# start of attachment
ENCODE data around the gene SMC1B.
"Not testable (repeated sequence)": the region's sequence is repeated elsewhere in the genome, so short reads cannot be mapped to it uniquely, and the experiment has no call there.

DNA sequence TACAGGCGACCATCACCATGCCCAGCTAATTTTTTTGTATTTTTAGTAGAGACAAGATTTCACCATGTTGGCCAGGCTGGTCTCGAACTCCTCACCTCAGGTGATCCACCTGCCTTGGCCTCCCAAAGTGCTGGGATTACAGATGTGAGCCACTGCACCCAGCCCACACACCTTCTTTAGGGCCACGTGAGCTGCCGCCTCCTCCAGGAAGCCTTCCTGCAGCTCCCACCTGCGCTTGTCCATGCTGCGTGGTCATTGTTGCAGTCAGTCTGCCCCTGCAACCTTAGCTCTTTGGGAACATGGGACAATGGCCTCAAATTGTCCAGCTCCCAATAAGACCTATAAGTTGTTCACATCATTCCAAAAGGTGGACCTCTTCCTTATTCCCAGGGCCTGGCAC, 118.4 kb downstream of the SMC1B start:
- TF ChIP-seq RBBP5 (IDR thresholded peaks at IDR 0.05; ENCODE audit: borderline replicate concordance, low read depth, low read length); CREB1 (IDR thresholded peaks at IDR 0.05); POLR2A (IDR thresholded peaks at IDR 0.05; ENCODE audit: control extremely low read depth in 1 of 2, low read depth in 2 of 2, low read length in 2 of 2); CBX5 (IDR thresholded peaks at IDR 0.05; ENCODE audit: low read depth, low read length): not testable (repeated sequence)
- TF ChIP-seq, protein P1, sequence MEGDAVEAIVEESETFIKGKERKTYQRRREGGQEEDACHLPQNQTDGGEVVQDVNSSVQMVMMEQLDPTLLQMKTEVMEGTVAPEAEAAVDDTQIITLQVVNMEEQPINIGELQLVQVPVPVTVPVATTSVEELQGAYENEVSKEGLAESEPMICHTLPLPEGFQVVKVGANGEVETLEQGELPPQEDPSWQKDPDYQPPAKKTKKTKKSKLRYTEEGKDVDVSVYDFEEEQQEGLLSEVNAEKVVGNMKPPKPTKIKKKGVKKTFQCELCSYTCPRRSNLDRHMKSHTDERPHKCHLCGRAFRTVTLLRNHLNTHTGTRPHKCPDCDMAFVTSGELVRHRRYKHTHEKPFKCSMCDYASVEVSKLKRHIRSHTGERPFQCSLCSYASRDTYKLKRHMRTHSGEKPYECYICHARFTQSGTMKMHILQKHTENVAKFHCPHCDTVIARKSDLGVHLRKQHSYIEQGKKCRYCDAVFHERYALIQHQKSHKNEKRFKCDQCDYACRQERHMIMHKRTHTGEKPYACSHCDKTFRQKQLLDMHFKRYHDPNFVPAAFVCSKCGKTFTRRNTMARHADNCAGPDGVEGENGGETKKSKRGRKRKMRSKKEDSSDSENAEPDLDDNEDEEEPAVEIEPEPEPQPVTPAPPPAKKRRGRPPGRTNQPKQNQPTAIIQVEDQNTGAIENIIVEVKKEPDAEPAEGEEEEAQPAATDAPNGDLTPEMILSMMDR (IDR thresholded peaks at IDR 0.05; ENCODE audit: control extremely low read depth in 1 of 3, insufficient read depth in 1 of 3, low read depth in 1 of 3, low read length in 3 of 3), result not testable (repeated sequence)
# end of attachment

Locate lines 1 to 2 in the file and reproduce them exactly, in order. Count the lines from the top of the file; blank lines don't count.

ENCODE data around the gene SMC1B.
"Not testable (repeated sequence)": the region's sequence is repeated elsewhere in the genome, so short reads cannot be mapped to it uniquely, and the experiment has no call there.